Waverly Cottage is located at 305 N. Grape Street and occupies Lot 1 of Block 58 from the Original Plat for the City of Medford in Jackson County, Oregon. The house is a notable example of complex design and embellishment of the Queen Anne / Eastlake style.
The original owner, Joseph Shone, was born in England in 1865; emigrating to New York in 1880. After living in Denver, Colorado and Socorro, New Mexico, he moved to Medford in 1895 with his wife and two children.
Shone hired architect W. J. Bennet to design the elaborate, multi-colored home. Historical photographs reveal the complexity of the design, which included a porch embellished with a multi-faceted, onion-domed bay. Roof cresting, finials, and an intricate fence composed of pierced and jig sawn pieces complimented the elevations which were decorated with characteristic Eastlake ornament.
The one-story rectangular home is topped by a steeply pitched hip roof from which gable ends appear on the north and south elevations, and extend into a gable projection on the east elevation. A lower, hipped kitchen wing and porch appears on the west elevation.
Horizontal and vertical wood panels sheath the balloon-frame structure. Corner boards, panels, sawn boards, dentil projections, and the Eastlake-style ornament are still intact on the exterior.
Originally, the textural effect was heightened by the use of color highlighting, ridge cresting, finials and the projecting onion dome extension (lost in the 1920s but rebuilt in the recent renovation).
The house includes a parlor, dining room, entry hall, two bedrooms, kitchen, pantry, utility room, bath and front and back porches. There are two front doors; one into the parlor and the other into the entry hall which leads past the front bedroom into the dining room and bypasses the parlor completely.
The foundation is made of brick, laid over a cemented river rock footing which still supports the perimeter of the house. The original water supply was a hand-dug well under the back porch.
The only other basic exterior change was an addition to the original bathroom by a contractor, William Cooney, in 1930.
Curiously, the Shone family attached the name “Waverly Cottage” to the front of the house. Research has failed to attribute the name to the Shones or to shed light on its meaning. Some have suggested the name may relate to the Waverly novels of Sir Walter Scott. However, an item in the Medford Mail newspaper from August 23, 1895, said Shone had also recently purchased a new high-quality Waverly bicycle.
The Shones sold the house in 1901 to William and Andromeda Charley and moved to South Bend, Washington. The house remained in the Charley family until 1978.
William Charley was born in 1832 in Hursttown, Indiana. He was married in 1852, first moving to Iowa and Nebraska before returning to Indiana, where Charley worked in various lumber mills. In 1861, he enlisted in the Union Army and was eventually promoted to regimental bugler.
Charley came to know such prominent officers as General Philip Sheridan, Major General George Meade, and General George A. Custer. While enlisted in the 3rd Regiment, he took an active part in numerous battles, including Gettysburg.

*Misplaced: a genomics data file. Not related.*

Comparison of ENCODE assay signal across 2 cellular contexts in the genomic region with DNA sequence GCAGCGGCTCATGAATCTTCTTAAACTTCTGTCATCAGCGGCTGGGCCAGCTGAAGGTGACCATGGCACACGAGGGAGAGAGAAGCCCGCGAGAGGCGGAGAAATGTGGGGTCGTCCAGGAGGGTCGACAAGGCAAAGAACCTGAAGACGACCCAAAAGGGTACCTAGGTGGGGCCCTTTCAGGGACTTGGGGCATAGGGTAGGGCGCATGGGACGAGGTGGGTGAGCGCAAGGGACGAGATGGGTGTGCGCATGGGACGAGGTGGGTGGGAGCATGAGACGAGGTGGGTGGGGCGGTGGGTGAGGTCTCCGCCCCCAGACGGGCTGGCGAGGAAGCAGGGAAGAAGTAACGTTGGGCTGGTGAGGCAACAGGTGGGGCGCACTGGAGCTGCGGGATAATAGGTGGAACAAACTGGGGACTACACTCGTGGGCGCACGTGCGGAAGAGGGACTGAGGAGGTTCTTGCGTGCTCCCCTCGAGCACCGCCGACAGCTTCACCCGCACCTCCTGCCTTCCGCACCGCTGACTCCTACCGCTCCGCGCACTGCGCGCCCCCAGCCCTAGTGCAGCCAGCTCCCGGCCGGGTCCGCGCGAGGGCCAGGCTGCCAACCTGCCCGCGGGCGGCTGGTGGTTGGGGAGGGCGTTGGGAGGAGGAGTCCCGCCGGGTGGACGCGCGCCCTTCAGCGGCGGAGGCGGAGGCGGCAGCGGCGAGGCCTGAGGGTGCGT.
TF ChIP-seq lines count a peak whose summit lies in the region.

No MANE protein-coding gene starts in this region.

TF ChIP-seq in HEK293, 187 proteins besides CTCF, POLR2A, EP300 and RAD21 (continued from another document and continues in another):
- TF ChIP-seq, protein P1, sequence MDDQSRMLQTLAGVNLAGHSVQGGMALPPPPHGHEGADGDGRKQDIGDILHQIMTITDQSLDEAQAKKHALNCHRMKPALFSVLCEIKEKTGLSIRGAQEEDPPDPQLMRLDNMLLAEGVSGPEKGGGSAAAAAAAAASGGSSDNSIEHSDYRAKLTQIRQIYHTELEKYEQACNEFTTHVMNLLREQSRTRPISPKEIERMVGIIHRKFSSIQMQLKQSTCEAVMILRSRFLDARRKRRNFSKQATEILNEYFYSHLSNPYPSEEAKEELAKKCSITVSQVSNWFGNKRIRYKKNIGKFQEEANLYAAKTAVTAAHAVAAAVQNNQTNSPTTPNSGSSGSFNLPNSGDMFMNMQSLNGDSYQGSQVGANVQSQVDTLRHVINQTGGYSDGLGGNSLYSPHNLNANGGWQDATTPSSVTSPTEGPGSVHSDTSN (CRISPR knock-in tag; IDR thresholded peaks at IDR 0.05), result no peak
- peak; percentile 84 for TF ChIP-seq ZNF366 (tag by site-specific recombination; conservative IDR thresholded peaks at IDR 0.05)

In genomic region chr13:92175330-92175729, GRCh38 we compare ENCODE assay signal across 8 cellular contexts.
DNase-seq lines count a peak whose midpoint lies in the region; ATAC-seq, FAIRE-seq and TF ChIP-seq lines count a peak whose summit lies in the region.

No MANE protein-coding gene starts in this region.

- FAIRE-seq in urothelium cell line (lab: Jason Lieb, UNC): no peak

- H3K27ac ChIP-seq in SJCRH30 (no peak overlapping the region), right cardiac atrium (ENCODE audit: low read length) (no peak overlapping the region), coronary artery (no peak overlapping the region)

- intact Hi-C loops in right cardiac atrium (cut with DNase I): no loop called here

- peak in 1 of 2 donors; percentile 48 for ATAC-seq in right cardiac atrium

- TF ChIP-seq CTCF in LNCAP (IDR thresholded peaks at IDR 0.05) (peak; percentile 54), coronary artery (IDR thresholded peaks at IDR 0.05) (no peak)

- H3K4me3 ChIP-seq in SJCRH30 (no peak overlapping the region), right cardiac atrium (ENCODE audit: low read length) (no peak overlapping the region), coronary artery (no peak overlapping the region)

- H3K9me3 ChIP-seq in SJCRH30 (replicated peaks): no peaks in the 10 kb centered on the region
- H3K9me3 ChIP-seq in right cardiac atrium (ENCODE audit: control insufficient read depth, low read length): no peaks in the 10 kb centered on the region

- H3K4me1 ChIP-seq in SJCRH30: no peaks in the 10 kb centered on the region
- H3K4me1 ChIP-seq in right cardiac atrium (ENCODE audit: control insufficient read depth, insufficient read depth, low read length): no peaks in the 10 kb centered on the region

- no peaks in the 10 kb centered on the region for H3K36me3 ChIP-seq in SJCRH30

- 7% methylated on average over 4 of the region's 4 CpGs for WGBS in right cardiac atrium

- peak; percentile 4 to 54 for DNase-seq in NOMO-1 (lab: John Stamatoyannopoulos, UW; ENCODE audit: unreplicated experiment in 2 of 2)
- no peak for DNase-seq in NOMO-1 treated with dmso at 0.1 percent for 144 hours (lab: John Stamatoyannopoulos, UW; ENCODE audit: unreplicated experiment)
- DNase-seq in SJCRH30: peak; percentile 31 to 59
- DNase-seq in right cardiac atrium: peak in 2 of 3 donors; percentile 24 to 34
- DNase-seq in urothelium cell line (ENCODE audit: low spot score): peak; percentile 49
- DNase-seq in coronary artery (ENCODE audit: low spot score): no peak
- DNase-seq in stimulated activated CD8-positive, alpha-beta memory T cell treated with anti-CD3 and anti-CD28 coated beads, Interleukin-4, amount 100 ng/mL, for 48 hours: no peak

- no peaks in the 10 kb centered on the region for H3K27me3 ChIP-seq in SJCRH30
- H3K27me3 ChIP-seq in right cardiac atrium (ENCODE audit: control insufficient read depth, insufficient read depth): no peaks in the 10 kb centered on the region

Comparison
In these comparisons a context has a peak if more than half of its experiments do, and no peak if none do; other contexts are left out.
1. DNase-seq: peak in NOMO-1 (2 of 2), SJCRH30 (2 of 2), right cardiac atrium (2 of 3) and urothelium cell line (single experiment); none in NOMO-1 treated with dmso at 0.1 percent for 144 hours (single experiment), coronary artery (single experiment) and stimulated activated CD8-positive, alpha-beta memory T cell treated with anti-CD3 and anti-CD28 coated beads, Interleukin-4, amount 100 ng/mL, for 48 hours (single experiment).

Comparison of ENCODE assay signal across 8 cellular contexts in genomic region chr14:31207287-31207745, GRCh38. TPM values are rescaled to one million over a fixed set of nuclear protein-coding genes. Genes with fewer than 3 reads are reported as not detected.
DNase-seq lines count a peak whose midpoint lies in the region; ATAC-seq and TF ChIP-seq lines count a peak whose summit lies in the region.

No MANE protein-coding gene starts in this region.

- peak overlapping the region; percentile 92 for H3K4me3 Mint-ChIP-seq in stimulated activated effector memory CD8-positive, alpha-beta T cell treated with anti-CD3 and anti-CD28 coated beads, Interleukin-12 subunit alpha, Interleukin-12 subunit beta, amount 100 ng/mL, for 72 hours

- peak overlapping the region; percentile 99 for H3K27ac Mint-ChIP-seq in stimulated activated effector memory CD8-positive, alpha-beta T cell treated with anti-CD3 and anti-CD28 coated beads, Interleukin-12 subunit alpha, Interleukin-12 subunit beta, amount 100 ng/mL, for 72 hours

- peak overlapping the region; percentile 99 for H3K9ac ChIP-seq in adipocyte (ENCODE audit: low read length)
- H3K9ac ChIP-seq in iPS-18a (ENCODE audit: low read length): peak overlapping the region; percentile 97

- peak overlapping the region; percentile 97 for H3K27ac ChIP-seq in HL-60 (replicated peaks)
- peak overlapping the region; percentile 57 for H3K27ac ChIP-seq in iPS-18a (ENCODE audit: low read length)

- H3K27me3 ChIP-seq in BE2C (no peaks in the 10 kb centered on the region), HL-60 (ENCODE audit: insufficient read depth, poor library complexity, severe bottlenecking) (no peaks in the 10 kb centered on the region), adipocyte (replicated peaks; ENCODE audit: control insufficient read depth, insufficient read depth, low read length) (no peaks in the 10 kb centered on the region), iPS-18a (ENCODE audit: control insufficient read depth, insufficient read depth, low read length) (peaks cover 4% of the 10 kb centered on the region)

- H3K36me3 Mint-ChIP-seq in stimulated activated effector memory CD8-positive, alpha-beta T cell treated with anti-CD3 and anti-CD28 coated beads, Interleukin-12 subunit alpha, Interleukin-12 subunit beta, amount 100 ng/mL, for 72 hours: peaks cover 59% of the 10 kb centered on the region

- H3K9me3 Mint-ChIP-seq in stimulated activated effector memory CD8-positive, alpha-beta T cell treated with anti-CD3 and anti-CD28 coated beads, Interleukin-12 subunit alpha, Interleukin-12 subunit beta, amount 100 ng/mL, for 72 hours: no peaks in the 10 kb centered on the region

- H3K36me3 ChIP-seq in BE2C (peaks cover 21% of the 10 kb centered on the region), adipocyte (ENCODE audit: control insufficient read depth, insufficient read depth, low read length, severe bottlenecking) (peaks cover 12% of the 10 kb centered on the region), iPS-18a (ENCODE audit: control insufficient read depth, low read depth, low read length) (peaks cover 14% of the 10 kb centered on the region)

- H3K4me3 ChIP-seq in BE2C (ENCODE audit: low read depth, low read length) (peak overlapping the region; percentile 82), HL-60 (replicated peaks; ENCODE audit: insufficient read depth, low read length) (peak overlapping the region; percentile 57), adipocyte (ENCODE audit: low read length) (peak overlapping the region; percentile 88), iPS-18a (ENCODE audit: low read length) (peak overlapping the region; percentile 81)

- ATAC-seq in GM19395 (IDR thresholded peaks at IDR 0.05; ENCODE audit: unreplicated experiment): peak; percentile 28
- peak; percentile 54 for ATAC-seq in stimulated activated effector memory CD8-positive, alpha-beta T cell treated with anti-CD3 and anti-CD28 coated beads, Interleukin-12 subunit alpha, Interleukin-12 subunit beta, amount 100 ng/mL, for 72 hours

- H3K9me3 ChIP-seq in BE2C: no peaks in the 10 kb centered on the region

After his discharge in 1865, he headed west with his wife and children, first living in Iowa until 1876, and then moving to Jackson County, Oregon. By 1886, the family had purchased a homestead at Climax, Oregon, near the head of Antelope Creek, where they raised cattle.
When the Charleys retired, they moved to Medford and purchased the Waverly Cottage. William Charley died in 1920 at the age of 83. Andromeda Charley moved to Ashland after his death and lived until 1924. Their son, Lemon Charley and his wife Jennie Brown Charley purchased the house in the 1920s. Lemon Charley was a prominent dairy rancher who died of a heart attack in 1933. His wife, also the daughter of Oregon pioneers, remained in the house.
W. J. Bennet’s architectural practice in Medford was short-lived (1894-C. 1896) but note-worthy as the earliest of record in the city. Bennet’s output in the region was significant, in part because he was a strong believer in self-promotion. He designed the Wilkinson-Swem Building in downtown Medford, which is also listed on the historic register. He later moved to La Grande, Oregon and while on a business trip to Union, Oregon committed suicide on May 31, 1899. Various newspapers blamed a combination of alcohol and “business troubles” as the cause.
Significant restoration and maintenance on Waverly Cottage has been necessary over the years. Some work was done in the early 1960s by Martin Burke, a local builder, but it was Dave Fisse who did a large restoration in the late 1970s; getting the house placed on the National Historic Register. Fisse would do tours for local schools and other groups, dressed in Victorian outfits and playing the part of the original owners.
When Robert and Tiffany Pool purchased Waverly in the early 2000s, it was in bad shape and needed a total restoration from the foundation up – which had never been done. Using old photos as a guide, Robert rebuilt the original porch and the carriage house. He is also in the process of recreating all the fancy embellishments. The project took four years to complete, after which the Pools lived in the home for four years. Later, they used it as an antique store and now operate the cottage as a bed and breakfast.
In recognition of excellence for the historically sensitive restoration of Waverly Cottage, owners Robert and Tiffany Pool were given a City of Medford Historic Renovation Award in 2008 by the city’s Landmarks and Historic Preservation Commission. See article.